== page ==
From Concept to Production: Simulation Helps Additive Manufacturing Get Real

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Dassault Systèmes is in the very real business of simulation, as technology helps production get real. Midway between conceptualization and realization, simulation is increasingly coming into play as a means to make production processes more efficient — a trend notably rising in additive manufacturing. 3D printing makes possible more geometries than ever before, but that doesn’t mean that complex processes are as easy as hitting print; there’s an entire process that must be gone through, and that was the theme of the Additive Manufacturing Symposium ahead of the recent Science in the Age of Experience event that Dassault hosted in Chicago.

An undeniable move in additive manufacturing today is the trend toward end-use production. Many companies are moving to scale up their 3D printing efforts to bring mass customization to production — a notable example, and one that was very present in Chicago, is that of adidas working with Carbon to 3D print shoes for commercialization. We’ve been talking a lot about 3D printed shoes lately, but there’s very good reason for that: shoes present a tangible example of a product consumers understand and manufacturers want to streamline. The question of enhancing shoe production, though, was just one of the queries that came to the fore in Dassault’s event. Following closely on the heels of the preceding week’s very busy additive manufacturing-focused RAPID + TCT, I had gone in expecting a lot of questions as Science in the Age of Technology kicked off; what I didn’t anticipate was just how many of those questions would be asked by those taking the stage at the event’s Additive Manufacturing Symposium:

“What do shoes have to do with 3D printing?”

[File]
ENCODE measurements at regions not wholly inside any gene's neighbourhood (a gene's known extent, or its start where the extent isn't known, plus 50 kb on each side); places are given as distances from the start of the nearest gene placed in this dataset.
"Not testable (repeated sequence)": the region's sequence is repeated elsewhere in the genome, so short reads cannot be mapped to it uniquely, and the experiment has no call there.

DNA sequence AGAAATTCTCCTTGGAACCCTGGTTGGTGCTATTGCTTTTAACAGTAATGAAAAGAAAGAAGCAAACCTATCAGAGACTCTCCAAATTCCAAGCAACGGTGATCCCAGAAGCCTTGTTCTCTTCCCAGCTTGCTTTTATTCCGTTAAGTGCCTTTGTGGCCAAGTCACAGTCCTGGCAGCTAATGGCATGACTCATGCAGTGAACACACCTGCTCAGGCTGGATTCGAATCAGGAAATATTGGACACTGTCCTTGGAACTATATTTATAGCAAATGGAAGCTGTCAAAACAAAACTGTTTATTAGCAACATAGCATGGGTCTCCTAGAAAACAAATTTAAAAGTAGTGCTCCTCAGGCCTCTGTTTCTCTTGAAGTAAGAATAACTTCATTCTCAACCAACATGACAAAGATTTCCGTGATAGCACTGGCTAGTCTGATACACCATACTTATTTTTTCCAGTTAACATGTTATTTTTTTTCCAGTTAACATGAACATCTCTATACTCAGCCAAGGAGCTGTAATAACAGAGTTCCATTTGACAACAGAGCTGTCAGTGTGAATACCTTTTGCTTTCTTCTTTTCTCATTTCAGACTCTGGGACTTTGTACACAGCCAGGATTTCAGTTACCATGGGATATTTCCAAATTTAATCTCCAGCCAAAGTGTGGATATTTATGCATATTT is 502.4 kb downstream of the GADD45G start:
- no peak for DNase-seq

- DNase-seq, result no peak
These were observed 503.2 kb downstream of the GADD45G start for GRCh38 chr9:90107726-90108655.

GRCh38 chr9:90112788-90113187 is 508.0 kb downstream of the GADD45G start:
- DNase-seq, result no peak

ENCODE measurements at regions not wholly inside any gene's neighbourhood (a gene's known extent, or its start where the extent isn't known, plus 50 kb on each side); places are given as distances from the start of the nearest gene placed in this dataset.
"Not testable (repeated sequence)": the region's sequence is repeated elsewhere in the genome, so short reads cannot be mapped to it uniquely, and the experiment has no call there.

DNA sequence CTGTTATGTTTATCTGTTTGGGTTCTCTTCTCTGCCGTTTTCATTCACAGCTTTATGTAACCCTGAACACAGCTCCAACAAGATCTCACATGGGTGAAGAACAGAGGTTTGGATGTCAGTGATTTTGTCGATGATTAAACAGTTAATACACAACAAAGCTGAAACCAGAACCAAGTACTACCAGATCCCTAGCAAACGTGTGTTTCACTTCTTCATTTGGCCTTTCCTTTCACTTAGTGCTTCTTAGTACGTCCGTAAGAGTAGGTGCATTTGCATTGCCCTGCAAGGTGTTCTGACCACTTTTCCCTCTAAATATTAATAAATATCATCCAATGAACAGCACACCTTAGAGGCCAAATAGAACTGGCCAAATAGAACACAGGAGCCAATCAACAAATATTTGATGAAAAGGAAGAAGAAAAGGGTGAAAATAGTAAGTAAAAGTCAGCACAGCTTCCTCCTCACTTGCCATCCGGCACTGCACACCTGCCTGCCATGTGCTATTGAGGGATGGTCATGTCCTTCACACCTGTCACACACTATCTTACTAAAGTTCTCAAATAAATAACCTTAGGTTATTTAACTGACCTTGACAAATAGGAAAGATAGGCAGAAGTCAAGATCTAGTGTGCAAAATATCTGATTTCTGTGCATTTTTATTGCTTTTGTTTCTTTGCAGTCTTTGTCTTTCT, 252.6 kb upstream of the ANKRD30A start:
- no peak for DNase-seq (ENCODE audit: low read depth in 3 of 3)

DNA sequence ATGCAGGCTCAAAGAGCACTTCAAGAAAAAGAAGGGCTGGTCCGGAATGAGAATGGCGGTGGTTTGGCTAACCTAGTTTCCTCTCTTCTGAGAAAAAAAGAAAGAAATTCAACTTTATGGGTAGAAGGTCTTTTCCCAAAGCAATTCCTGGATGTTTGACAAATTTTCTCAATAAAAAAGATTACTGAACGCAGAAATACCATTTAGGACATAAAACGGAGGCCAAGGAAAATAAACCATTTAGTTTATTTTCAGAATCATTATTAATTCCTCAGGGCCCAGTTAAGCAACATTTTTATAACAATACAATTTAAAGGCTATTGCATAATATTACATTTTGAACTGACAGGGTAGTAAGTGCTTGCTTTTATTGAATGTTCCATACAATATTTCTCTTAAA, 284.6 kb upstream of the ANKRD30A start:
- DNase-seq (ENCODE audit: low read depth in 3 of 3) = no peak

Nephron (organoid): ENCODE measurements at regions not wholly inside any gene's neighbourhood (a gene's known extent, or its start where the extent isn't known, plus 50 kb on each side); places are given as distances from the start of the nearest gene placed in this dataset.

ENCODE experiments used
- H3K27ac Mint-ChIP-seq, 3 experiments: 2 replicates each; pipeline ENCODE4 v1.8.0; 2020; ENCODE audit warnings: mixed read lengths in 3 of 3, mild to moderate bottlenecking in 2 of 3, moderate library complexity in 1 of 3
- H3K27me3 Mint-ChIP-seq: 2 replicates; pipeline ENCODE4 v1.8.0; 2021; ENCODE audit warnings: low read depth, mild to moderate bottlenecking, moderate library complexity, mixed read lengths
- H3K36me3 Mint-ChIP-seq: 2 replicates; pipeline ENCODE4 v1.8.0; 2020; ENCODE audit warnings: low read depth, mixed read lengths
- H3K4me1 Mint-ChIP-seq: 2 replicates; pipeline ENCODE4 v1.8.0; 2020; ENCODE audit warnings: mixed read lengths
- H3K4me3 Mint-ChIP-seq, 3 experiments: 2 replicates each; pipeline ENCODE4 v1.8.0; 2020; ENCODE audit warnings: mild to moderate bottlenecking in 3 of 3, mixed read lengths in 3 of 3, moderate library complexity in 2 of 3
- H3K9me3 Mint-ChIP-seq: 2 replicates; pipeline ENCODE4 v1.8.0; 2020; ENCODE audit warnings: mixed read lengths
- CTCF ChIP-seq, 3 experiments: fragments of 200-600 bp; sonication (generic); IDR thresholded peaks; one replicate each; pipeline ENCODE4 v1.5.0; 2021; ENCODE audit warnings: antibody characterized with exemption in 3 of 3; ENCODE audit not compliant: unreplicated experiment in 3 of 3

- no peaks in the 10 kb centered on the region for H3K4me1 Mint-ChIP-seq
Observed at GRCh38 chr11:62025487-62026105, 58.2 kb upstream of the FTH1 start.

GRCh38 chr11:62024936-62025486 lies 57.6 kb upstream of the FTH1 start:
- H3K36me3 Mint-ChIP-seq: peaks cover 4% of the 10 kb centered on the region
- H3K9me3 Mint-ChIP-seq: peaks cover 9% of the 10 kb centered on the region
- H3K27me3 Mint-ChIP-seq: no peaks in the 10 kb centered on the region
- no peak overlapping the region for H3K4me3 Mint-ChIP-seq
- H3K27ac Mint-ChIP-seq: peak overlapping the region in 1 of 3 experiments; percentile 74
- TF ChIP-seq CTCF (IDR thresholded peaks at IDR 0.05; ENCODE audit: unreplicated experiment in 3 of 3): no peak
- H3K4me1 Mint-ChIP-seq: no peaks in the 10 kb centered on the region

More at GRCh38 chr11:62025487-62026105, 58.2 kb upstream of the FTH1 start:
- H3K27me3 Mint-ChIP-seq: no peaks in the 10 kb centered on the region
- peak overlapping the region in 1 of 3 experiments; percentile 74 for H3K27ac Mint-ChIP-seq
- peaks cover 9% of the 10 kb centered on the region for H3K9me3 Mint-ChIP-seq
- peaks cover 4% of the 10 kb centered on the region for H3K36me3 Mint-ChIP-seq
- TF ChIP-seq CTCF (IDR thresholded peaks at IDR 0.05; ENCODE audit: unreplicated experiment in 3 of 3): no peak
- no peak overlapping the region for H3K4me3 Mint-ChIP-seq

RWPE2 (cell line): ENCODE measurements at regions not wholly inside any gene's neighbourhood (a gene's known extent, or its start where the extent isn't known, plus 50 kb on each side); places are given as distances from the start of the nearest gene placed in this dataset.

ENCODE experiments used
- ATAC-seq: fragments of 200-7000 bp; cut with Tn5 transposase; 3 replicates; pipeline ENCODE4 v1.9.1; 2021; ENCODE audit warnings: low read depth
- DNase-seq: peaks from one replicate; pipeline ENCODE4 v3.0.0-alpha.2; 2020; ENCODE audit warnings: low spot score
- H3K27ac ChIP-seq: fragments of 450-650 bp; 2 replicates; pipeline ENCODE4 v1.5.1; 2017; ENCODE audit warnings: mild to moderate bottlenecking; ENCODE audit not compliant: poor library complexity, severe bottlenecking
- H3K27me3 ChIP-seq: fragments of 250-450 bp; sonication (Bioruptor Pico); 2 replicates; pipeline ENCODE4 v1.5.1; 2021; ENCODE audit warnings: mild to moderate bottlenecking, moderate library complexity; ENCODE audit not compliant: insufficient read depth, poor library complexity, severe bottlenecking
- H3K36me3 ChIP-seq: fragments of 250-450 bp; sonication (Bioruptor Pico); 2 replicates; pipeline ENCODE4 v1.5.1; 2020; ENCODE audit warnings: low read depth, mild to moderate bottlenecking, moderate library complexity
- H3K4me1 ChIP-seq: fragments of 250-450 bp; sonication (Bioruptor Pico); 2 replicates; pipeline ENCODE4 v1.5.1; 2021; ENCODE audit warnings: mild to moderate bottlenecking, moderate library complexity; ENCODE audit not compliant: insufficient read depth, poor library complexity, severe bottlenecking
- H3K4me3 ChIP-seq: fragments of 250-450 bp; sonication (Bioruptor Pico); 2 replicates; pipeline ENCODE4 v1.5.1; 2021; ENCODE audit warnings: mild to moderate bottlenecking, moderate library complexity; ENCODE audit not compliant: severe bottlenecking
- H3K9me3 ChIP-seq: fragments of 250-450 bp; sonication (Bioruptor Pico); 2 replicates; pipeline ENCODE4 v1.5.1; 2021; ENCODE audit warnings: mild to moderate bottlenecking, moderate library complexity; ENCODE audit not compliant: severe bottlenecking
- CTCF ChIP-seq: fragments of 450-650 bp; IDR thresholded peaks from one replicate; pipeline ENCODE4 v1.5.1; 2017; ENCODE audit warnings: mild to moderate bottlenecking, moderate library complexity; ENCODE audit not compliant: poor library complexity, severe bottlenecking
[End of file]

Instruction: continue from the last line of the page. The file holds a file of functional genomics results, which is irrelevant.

“What does it take to make steel lighter than a feather?”

“What does 3D printing have to do with Mars?”

“What are lattice structures?”

The Additive Manufacturing Symposium heralded the start of the week of Science in the Age of Experience, as Dassault Systèmes invited a broad variety of experts to share the stage and discuss the latest in 3D printing / additive manufacturing / 3D software in a high-level gathering geared toward bringing focus to the maturation of the industry. 3D software — obviously a big focus for Dassault, which offers such caps-lock favorites as SOLIDWORKS, CATIA, and SIMULIA — is at the heart of the biggest advances out there. The entire Symposium wasn’t necessarily a Socratic exercise in question-and-answer format, but served as an important indicator that it isn’t just potential end users questioning advances and opportunities; that Dassault and its many partners are asking these questions shows the thought going into the products they create.

Sure, some of the questions — what are lattice structures? — may not seem high level on their own, but the what in each query quickly turned to a why, even down to Why are holes round? as additive manufacturing requires such a different way of thinking that all existing foundational ways of thinking must be reexamined. That a hole is round has rarely been a question looked into; but, for the future, does it still have to be round? When a hole is included in a design made additively, when a drill bit isn’t subtracting material in the trademark circle of such a process, it can be any shape; we’re just used to seeing circles because that’s what holes have always been when punched, drilled, or otherwise put into a previously-solid surface.